Invasive species may cause harm by:
- reducing biodiversity,
- interfering with ecological processes, and
- limiting access to traditional foods and medicines.
We want to stop, reduce, control and ease the effects of invasive species on our ecosystem, health and economy. Our plan is laid out in the Invasive Species Management Strategy [PDF - 592 KB] (ISMS). To find more resources related to invasive species see Invasive Species, Noxious Weeds & Wildlife.
You can help through:
- Control of invasive plants on your land, including not moving invasive species from one location to another
- Properly disposing of garden waste and invasives
- Volunteering with our Pulling Together program to remove invasive plants from parks and trails
To learn how to control some of our most established weeds, review our brochure:
To properly dispose of invasive plants, visit our Invasive Plant Disposal page.
Most of our effort utilizes manual and mechanical treatment (removing by hand or machine). Only a small percent of effort is spent using chemical treatment - and only if the best mangement practices (BMP) dictates.
There are a few species where the BMP is chemical treatment to prevent their spread. When chemical treatment is required, it is performed using spot spray treatments, or hand painted, on the surface of the target species with the utmost care. Species treated with herbicides include: Shiny geranium, Lesser celandine, Garlic mustard, Knotweed, Holly and Gorse.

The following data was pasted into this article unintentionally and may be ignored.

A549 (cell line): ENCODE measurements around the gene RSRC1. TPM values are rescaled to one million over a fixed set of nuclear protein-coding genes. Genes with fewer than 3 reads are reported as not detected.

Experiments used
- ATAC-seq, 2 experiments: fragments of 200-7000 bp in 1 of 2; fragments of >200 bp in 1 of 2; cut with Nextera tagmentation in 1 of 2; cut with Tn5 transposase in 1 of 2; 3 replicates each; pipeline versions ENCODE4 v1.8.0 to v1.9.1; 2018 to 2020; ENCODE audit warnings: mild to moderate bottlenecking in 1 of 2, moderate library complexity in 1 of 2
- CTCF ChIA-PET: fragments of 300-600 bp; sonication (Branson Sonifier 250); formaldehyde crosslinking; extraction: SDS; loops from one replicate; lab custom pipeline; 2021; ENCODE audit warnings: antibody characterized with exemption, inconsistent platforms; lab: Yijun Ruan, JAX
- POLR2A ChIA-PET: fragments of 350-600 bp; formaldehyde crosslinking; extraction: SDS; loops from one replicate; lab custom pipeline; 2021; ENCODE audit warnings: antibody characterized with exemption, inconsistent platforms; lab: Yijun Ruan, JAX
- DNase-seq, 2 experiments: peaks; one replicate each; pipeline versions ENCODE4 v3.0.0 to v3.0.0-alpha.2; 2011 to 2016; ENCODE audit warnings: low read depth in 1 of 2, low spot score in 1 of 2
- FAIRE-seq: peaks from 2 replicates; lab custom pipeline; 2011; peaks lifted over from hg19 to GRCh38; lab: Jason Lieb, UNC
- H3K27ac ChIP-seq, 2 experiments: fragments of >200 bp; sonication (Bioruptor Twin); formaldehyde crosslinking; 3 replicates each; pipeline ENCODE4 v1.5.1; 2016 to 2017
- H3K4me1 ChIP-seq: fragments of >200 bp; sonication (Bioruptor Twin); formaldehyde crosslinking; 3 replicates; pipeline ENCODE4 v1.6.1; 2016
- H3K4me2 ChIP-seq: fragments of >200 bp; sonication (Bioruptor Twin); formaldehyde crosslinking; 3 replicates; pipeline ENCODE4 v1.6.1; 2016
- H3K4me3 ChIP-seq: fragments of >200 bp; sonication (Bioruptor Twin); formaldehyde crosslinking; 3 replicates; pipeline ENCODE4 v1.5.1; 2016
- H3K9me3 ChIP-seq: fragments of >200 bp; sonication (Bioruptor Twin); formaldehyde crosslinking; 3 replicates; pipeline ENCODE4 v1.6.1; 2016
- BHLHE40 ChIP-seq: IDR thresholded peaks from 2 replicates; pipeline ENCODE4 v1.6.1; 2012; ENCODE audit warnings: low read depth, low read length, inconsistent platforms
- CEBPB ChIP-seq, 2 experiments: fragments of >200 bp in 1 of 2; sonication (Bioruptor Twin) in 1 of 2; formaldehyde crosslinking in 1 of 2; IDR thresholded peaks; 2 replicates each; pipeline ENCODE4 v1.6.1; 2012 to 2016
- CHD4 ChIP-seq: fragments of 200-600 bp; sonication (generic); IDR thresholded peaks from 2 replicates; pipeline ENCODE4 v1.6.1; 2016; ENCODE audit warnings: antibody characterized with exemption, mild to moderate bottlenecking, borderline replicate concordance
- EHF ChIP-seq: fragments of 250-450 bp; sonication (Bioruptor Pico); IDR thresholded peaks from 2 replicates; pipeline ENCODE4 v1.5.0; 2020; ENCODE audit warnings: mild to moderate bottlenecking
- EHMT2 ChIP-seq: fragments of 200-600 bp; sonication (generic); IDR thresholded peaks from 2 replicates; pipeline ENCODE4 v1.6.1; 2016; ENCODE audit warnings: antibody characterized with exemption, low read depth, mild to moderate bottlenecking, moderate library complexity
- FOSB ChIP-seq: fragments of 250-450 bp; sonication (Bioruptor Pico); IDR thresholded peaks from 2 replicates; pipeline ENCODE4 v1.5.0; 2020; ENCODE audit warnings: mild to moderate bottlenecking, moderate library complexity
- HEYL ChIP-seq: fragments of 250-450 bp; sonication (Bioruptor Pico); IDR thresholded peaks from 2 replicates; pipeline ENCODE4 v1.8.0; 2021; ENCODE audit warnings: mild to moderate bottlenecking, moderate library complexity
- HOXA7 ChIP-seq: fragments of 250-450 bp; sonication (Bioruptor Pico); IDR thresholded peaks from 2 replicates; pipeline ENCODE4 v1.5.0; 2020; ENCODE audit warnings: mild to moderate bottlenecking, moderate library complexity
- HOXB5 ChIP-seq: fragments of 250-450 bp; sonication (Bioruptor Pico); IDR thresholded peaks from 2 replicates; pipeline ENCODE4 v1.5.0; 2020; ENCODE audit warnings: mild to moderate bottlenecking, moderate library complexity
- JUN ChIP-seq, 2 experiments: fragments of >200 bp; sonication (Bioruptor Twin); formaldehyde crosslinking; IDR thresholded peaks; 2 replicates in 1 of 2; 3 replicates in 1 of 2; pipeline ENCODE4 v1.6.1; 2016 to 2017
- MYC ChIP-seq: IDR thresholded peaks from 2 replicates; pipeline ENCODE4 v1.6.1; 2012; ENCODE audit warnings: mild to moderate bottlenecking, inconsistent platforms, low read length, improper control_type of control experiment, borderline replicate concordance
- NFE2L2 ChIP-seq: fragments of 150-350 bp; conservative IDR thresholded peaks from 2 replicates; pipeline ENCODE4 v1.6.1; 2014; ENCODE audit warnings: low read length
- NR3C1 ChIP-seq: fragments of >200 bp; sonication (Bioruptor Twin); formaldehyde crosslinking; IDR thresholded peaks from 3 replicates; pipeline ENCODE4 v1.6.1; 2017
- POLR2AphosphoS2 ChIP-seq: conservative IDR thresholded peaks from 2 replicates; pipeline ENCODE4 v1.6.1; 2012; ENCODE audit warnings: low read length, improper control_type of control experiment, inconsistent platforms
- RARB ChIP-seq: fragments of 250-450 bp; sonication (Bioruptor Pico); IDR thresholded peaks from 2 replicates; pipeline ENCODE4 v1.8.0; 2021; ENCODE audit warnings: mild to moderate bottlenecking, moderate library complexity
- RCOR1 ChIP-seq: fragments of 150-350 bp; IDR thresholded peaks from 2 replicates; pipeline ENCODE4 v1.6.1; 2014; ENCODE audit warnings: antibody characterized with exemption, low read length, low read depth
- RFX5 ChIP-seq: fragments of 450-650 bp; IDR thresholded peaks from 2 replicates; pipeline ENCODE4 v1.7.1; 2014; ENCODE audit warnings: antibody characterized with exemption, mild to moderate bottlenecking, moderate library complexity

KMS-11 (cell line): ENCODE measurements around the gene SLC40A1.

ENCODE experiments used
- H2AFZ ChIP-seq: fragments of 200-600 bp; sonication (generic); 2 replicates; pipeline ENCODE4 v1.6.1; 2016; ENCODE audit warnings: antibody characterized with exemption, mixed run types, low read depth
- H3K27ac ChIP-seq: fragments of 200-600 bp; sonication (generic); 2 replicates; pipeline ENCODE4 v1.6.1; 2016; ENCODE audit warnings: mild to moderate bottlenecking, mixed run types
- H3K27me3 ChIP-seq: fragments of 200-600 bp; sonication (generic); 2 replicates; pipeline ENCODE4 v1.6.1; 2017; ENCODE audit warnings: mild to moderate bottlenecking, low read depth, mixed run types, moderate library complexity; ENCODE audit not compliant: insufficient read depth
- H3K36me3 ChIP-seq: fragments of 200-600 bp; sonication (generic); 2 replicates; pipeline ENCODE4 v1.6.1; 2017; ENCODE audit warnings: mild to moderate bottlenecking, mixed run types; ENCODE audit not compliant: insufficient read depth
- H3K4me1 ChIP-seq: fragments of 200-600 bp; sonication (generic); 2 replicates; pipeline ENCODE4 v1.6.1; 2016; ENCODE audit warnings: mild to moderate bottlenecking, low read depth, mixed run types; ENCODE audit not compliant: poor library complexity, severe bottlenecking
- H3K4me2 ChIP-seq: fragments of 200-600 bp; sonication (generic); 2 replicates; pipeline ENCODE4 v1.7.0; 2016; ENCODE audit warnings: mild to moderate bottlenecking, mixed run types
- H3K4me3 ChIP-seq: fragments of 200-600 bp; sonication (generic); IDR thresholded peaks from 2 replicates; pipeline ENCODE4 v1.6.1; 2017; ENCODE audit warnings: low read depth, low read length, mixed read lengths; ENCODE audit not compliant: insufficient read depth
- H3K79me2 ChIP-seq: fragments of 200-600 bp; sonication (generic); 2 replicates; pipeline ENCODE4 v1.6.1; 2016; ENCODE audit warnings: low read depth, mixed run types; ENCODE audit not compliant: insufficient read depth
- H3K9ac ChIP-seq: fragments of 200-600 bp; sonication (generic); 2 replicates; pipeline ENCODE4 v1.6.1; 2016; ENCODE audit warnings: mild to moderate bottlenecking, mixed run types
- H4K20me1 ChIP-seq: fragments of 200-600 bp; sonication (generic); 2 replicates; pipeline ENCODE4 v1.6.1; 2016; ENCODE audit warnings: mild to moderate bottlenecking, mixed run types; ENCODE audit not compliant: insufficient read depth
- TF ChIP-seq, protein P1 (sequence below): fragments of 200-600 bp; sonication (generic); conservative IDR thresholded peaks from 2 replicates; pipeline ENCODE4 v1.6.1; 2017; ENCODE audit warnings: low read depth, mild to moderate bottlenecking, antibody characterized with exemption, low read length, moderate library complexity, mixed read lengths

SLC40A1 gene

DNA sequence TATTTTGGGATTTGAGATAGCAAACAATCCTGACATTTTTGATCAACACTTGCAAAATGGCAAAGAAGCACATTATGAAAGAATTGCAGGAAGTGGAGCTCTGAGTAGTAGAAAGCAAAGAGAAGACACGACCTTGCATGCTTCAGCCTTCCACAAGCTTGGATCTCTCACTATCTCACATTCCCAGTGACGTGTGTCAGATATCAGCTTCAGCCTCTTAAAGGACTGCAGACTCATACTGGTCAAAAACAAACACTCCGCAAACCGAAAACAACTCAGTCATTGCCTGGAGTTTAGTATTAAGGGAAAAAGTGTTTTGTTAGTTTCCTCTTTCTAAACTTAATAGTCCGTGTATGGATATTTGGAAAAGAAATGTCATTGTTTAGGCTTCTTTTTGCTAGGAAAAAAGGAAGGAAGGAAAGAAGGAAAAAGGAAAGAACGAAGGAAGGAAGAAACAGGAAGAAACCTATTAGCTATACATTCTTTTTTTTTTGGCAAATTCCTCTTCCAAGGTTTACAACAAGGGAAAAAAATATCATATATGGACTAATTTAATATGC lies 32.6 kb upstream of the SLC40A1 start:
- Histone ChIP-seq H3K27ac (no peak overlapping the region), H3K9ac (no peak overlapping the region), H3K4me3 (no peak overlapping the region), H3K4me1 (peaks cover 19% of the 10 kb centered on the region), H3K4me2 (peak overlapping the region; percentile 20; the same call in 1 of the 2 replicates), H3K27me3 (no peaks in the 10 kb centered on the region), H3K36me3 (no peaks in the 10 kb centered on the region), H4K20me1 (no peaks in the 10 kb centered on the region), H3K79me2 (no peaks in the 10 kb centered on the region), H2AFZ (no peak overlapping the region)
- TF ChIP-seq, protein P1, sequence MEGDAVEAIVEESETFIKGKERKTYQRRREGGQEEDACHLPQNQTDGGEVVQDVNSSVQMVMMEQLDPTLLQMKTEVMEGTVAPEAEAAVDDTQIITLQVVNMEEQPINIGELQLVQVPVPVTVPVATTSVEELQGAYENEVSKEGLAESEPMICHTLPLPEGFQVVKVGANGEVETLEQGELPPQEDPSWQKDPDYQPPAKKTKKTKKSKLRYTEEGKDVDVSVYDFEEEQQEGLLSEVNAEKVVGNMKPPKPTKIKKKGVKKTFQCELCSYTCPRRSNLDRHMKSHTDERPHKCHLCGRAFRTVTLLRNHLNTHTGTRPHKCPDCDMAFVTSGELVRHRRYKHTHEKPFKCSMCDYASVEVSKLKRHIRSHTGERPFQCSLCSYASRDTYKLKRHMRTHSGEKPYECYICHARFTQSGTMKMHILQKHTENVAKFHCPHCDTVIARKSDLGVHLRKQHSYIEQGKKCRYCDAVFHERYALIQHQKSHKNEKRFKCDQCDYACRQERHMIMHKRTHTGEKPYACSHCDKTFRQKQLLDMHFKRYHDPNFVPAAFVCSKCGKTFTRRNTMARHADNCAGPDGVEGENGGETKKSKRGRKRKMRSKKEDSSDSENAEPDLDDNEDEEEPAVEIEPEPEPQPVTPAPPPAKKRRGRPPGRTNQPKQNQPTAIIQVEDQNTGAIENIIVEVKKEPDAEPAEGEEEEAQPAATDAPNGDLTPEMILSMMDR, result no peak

Check out our update on the use of pesticides [PDF - 155 KB] to treat invasive plant species in Saanich and learn more about our invasive plant management program by reading our Q&A about pesticide use [PDF - 216 KB].
Before English Ivy management.
After English Ivy management
We manage more than 600 invasive plant sites on park and public land.
Some common problematic plants include:
We are treating close to 200 knotweed sites on both public and private land.
Poison hemlock spreads throughout Saanich along boulevards and in some parks. We carefully dig out the tap root while removing the entire plant.
Purple loosestrife is an aggressive wetland plant that spreads quickly along creeks and ponds. Colquitz Creek and Viaduct Pond are two well established populations of this invasive plant.
Pulling Together volunteers often remove invasive blackberries in our parks.
Lesser celandine is an extremely aggressive ground cover that will very quickly take over an area.
English holly is well established in many of our forested parks. Volunteers and staff work together to treat this invasive tree.